The Dilemma of Cultural Integration

Making sense of each other


As I get used to living in Tunis, I find myself reflecting on the concept of cultural integration. I have always thought of it as a process in the making, which evolves hand in hand with your experience of the hosting culture. The “internal factor”, by which I mean your own interpretation of the given culture, has an enormous role to play in measuring your degree of integration. A given community or group can show compassion or, let’s say, a welcoming face. However, as the individual at the receiving hand, you are the one making sense of the hosting culture using the lenses of your own personal value system.


So far, I have tried to be a curious observer of Tunisian culture and the new reality I find myself living in. I identify many aspects of similarity with my own culture, but also prominent differences. In these early stages of my field experience, the fact of not having all the answers to explain and make sense of those differences has a direct impact on my ability to feel integrated. This reminds me of the interpretation of culture as an iceberg, where the portion of the culture which is visible above water is, in reality, only a small piece of a much larger whole. I think integration goes hand in hand with this concept. The deeper you go in understanding a culture, the more your sense of integration or belonging develops. Some other times instead, the deeper you go, the more you encounter the many contradictions of this given culture, thus hindering the integration process.


Right now, I feel I am somewhere in between. I am using my Tunisian colleagues as my little treasure. I am aware that I am relying on my own cultural framework to make sense of the Arab world, which is why my local colleagues provide a refreshing perspective. I want them to be able to challenge my way of thinking. What kind of image do they hold of developing agencies? What do they think of the aid community present in Tunisia? Do they see local ownership in the work foreign NGOs are implementing? These are just some of the many questions I ask myself when working in partnership with our local actors. To me, it is essential to know that we operate in the respect of local cultural norms, avoiding the creation of the usual us vs them aid dichotomy. It is refreshing to see that the development work of GVC Tunisia has a consultative and inclusive shape. Sometimes, however, the fast-pace reality of field work means project priorities translate quickly into technical execution, giving little room for true consultation.


I hope my reflections give you a sense of the many complexities and dilemmas I am experiencing at the moment. In my case, the debate around how foreigners are seen and perceived by the hosting community is very much linked to my own experience of integration. I believe the image foreign aid creates in the local eyes has a direct connection with their ability to show a welcoming side which, in turns, has a direct effect on positive integration.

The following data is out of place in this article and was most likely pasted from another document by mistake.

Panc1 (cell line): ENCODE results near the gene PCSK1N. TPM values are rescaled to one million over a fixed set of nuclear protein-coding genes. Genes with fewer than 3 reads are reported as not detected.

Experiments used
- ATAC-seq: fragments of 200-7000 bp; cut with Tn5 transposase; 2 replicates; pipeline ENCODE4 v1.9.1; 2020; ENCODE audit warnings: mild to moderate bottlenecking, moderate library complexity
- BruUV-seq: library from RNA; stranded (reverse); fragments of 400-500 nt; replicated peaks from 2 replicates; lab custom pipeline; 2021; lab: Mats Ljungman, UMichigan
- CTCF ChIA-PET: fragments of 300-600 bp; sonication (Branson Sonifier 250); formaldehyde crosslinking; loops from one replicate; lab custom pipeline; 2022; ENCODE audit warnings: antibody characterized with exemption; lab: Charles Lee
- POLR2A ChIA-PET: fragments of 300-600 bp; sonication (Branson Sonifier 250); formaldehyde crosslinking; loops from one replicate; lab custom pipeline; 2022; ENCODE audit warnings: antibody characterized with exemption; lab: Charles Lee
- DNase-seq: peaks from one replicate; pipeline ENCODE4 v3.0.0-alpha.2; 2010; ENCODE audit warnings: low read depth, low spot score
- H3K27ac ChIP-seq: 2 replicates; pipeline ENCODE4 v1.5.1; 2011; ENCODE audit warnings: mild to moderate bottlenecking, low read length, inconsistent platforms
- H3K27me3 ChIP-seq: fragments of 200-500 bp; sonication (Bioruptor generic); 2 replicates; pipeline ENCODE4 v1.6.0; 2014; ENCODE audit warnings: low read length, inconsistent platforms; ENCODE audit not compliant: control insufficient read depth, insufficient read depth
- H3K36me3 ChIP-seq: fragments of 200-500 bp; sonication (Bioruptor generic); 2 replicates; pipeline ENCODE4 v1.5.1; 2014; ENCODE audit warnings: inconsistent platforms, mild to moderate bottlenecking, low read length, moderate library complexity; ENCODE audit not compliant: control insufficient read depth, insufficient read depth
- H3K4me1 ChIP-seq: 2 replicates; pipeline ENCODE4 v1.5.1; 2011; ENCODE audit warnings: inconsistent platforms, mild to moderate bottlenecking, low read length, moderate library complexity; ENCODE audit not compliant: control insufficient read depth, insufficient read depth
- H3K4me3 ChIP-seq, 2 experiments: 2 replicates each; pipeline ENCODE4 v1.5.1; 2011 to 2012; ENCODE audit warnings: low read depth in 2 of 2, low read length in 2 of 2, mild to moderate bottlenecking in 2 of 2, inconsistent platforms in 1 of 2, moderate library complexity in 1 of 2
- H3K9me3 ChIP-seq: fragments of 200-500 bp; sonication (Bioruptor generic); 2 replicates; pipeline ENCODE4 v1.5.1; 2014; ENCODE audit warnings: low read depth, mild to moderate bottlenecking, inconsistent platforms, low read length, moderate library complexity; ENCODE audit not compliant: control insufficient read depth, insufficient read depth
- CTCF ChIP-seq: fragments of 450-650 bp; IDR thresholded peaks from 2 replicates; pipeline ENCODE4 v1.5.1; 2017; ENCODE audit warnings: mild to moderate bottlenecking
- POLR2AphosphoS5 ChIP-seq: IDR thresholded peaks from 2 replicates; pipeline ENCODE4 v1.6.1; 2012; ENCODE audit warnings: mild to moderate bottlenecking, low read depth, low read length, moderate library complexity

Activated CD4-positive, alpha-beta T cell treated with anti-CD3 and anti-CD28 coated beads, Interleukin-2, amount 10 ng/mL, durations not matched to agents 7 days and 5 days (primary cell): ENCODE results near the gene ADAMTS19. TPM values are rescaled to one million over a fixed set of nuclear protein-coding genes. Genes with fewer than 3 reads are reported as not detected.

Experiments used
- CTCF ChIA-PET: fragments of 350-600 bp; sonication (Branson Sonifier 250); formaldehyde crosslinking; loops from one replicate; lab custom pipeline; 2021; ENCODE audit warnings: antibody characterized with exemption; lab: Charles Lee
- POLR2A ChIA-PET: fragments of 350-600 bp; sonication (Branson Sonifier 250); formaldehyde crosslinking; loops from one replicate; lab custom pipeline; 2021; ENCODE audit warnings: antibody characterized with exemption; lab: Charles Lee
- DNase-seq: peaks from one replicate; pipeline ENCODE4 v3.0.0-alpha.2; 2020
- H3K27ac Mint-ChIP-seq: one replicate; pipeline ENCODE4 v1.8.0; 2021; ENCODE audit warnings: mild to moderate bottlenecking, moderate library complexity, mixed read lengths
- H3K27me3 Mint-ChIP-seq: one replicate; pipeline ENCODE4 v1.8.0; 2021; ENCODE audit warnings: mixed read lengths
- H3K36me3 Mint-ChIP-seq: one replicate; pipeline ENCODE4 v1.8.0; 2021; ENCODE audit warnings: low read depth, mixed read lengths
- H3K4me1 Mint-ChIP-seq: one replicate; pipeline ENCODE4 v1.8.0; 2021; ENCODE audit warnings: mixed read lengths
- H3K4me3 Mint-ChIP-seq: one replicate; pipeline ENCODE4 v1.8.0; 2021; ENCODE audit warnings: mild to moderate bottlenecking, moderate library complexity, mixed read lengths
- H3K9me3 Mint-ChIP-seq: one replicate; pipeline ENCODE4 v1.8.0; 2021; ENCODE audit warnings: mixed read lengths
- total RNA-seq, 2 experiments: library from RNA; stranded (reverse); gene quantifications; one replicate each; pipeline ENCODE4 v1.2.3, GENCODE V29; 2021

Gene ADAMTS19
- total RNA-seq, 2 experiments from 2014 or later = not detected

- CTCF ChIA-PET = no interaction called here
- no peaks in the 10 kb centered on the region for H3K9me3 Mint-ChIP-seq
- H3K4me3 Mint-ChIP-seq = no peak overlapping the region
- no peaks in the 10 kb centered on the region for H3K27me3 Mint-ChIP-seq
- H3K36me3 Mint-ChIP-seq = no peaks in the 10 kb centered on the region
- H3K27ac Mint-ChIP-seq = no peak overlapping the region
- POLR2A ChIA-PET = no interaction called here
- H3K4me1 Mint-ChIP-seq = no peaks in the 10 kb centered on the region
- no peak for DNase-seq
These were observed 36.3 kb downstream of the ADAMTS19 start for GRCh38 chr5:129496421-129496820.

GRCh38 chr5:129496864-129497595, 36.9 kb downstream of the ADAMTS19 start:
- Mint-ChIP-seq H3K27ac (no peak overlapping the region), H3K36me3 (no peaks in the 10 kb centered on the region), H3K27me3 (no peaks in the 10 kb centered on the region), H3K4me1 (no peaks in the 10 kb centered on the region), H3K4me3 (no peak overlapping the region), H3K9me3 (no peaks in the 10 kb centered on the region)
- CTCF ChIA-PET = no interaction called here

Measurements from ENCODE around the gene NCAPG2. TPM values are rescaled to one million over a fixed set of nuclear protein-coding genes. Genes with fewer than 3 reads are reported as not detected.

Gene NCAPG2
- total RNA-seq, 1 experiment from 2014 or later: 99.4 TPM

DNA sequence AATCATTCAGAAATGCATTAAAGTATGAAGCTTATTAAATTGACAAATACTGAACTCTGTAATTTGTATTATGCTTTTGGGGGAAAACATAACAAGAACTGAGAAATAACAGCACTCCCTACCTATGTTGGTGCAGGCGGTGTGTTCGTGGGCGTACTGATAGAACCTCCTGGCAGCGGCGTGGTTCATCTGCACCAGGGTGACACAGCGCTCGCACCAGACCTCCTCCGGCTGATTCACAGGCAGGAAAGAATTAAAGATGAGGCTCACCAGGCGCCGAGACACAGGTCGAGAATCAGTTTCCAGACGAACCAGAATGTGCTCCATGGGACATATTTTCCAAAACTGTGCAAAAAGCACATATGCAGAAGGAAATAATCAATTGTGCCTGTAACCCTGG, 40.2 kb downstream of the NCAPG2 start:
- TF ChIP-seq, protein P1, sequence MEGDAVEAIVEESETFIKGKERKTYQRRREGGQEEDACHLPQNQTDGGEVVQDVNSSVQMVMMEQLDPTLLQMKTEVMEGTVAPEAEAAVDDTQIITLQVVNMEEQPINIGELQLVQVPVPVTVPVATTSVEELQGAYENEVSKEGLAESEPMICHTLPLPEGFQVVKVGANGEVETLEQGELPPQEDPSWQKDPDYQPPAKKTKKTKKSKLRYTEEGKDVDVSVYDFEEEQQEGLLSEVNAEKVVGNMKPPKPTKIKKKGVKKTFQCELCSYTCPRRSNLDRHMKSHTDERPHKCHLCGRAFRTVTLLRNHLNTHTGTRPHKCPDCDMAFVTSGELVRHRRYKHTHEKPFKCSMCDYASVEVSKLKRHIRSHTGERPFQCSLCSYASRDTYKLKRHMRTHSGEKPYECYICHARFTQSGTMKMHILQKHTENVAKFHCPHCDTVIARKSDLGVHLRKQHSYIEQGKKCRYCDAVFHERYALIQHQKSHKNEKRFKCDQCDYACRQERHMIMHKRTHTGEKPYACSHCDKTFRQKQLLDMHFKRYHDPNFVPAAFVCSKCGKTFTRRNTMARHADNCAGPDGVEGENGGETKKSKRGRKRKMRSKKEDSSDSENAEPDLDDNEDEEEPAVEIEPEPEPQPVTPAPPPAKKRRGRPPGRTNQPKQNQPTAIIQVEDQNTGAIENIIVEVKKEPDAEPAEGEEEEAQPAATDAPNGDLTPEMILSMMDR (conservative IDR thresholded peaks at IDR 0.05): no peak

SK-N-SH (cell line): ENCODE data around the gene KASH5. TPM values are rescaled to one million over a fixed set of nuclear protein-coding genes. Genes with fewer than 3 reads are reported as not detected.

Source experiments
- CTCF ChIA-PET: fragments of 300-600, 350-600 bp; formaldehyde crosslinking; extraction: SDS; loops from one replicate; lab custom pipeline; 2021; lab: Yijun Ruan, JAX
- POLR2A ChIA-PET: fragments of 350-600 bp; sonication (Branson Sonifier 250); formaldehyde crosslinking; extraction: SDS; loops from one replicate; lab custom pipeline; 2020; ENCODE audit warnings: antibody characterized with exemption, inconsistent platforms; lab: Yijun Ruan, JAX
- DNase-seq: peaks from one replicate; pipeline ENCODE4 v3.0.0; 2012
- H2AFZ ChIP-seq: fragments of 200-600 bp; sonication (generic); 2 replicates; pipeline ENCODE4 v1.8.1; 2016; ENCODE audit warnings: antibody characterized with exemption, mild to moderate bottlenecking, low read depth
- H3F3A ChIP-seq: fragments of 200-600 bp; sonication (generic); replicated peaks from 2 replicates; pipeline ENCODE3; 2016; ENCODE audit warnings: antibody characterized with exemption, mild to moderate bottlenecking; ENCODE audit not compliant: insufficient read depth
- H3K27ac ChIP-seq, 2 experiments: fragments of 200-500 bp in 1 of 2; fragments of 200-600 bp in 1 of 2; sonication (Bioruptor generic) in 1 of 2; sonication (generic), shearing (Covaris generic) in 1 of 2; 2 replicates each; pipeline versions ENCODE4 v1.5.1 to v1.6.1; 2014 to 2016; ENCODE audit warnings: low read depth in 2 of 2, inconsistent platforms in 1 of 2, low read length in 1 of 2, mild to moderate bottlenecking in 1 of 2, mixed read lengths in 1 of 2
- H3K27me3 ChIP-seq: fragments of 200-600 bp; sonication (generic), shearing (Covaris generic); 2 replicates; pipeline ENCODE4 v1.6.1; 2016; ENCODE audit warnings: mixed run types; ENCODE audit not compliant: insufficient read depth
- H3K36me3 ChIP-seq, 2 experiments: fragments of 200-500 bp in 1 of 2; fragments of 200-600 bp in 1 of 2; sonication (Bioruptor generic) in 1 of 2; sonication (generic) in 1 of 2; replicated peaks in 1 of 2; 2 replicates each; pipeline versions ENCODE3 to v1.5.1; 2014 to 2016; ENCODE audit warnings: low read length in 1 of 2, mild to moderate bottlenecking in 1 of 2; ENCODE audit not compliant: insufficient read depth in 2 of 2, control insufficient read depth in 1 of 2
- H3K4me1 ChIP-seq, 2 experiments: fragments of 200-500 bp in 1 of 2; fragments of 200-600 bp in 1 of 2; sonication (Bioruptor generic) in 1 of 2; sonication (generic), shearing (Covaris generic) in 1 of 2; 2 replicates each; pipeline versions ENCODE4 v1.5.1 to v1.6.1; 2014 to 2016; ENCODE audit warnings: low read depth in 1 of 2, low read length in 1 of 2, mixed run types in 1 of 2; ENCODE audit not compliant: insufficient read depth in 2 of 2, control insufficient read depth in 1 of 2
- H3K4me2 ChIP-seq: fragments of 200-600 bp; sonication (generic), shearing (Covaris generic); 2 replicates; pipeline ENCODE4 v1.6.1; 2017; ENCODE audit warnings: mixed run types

In addition, the gender dimension, adds another layer of complexity to the integration process. As a gender specialist, I already feel I have many responsibilities in challenging the stereotyped idea of Western girls, which is rooted in the Tunisian public mind. At the moment, walking down the streets of central Tunis as a white European woman is posing many challenges. I am confronted with a very masculine culture, where a strong separation between the male and female spheres is not uncommon. Do I hold the same freedoms I used to have back in Europe? Why does the male gaze feel so uncomfortable at times? How must it feel like to be a woman in Tunisia? My ability to integrate in full will depend on some of these answers and, more specifically, on my experience as a Western woman in this context.


Making sense of each other requires willingness to appreciate and give value to each other’s differences. Time is an important “mitigating factor” in the integration process. So far, there is good premises for a fruitful interaction and dialogue with Tunisian culture. People are open to share their experiences and interested to debate their point of views. I remain hopeful that these are just the early days and I will carve my space of comfort in the Arab world!



Valentina Tartari, EU Aid Volunteer, Tunisia[:]